In the case of logistic regression, usually fit by maximum likelihood, there are several choices of pseudoR^{2}.
One is the generalized R^{2} originally proposed by Cox & Snell,^{[25]} and independently by Magee:^{[26]}
where is the likelihood of the model with only the intercept, is the likelihood of the estimated model (i.e., the model with a given set of parameter estimates) and n is the sample size. It is easily rewritten to:
where D is the test statistic of the likelihood ratio test.
Nico Nagelkerke noted that it had the following properties:^{[27]}^{[22]}
However, in the case of a logistic model, where cannot be greater than 1, R^{2} is between 0 and : thus, Nagelkerke suggested the possibility to define a scaled R^{2} as R^{2}/R^{2}_{max}.^{[22]}
Occasionally, the norm of residuals is used for indicating goodness of fit. This term is calculated as the squareroot of the sum of squares of residuals:
Both R^{2} and the norm of residuals have their relative merits. For least squares analysis R^{2} varies between 0 and 1, with larger numbers indicating better fits and 1 representing a perfect fit. The norm of residuals varies from 0 to infinity with smaller numbers indicating better fits and zero indicating a perfect fit. One advantage and disadvantage of R^{2} is the term acts to normalize the value. If the y_{i} values are all multiplied by a constant, the norm of residuals will also change by that constant but R^{2} will stay the same. As a basic example, for the linear least squares fit to the set of data:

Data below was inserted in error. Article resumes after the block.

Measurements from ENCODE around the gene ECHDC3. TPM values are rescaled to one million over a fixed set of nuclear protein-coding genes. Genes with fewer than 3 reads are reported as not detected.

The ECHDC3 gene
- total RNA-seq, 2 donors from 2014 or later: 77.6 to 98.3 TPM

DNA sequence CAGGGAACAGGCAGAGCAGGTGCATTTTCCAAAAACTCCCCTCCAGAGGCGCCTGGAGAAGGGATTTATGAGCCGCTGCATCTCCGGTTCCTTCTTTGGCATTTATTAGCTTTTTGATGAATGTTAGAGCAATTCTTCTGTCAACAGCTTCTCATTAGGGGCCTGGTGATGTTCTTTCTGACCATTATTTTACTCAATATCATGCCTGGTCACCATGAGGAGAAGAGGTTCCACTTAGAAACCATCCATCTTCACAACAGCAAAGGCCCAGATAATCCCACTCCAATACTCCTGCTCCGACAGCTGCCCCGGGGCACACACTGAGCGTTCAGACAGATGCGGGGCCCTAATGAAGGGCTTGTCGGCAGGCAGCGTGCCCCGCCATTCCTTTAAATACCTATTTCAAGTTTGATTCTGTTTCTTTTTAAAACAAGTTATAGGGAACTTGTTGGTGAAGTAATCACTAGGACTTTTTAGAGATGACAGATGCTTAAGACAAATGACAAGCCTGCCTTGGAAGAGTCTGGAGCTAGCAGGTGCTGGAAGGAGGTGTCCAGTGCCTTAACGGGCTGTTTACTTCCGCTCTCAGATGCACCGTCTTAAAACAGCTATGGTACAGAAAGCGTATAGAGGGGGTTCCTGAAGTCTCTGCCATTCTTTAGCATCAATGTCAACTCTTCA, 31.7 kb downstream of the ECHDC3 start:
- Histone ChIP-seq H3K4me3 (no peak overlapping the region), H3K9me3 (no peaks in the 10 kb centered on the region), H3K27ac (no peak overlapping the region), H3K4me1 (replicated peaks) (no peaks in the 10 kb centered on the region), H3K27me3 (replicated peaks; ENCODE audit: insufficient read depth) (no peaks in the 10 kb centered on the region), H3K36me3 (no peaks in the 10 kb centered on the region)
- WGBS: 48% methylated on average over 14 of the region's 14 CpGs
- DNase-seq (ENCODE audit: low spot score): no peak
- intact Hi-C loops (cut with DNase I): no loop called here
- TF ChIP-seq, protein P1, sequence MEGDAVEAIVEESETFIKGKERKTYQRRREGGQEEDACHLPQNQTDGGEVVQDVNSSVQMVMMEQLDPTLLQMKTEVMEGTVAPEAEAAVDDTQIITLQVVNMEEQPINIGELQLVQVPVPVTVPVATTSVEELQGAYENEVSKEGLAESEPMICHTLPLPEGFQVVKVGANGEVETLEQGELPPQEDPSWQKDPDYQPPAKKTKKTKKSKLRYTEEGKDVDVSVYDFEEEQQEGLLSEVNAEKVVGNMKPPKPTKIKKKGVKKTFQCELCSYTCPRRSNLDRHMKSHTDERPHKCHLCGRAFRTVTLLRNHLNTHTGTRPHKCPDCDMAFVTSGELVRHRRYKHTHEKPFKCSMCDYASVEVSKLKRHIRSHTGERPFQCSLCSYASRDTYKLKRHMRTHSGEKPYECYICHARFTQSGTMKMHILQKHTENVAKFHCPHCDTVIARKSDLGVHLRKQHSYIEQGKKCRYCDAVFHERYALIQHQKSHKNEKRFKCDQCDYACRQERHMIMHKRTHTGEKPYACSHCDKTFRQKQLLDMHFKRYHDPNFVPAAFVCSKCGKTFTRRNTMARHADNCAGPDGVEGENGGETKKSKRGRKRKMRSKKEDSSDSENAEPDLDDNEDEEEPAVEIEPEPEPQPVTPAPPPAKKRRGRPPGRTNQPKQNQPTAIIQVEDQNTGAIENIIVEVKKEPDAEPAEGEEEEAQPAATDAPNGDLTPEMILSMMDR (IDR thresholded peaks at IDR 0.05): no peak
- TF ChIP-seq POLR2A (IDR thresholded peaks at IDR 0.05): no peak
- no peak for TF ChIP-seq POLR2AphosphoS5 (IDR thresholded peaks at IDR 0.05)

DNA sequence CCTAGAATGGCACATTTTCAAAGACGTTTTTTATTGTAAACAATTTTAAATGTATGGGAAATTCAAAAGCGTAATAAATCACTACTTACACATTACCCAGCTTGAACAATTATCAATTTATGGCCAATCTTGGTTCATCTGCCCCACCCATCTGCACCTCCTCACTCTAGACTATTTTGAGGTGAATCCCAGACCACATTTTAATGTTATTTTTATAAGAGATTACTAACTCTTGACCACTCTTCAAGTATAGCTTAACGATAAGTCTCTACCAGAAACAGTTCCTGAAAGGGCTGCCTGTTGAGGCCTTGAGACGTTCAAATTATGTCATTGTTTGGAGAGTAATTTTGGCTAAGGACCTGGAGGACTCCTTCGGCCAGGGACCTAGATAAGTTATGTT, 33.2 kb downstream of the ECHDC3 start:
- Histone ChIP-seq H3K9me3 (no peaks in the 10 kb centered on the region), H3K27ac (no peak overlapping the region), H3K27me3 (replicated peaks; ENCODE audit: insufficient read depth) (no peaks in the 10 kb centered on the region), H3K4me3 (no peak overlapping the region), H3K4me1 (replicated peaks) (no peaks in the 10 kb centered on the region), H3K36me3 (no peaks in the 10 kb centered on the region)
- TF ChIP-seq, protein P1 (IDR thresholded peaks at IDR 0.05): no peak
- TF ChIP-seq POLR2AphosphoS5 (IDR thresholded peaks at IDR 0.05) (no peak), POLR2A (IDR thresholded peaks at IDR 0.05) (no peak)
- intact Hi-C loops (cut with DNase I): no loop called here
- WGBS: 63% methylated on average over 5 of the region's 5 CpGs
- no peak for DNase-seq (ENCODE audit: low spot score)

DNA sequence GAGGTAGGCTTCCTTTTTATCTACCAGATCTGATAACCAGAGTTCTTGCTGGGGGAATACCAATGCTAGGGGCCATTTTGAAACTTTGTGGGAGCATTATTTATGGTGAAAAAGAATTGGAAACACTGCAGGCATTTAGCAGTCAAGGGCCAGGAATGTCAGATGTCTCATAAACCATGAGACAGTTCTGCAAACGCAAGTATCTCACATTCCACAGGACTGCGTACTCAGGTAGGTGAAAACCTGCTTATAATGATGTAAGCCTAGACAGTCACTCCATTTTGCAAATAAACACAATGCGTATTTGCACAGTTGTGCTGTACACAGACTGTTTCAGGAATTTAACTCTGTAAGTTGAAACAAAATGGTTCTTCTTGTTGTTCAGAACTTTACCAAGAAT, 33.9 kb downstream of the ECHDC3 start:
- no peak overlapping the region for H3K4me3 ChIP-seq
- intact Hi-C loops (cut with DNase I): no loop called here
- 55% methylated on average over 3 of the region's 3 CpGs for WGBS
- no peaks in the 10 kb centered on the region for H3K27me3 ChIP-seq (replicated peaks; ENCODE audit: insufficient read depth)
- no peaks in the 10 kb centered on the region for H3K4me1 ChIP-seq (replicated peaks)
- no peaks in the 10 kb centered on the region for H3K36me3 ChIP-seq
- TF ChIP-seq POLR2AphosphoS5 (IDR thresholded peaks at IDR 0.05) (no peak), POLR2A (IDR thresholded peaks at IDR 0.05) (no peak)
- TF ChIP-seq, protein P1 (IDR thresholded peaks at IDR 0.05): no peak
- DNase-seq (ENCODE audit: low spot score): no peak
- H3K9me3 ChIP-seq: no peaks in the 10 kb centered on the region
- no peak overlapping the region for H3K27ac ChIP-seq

x  1  2  3  4  5 

y  1.9  3.7  5.8  8.0  9.6 
R^{2} = 0.998, and norm of residuals = 0.302. If all values of y are multiplied by 1000 (for example, in an SI prefix change), then R^{2} remains the same, but norm of residuals = 302.
Another singleparameter indicator of fit is the RMSE of the residuals, or standard deviation of the residuals. This would have a value of 0.135 for the above example given that the fit was linear with an unforced intercept.^{[28]}
The creation of the coefficient of determination has been attributed to the geneticist Sewall Wright and was first published in 1921.^{[29]}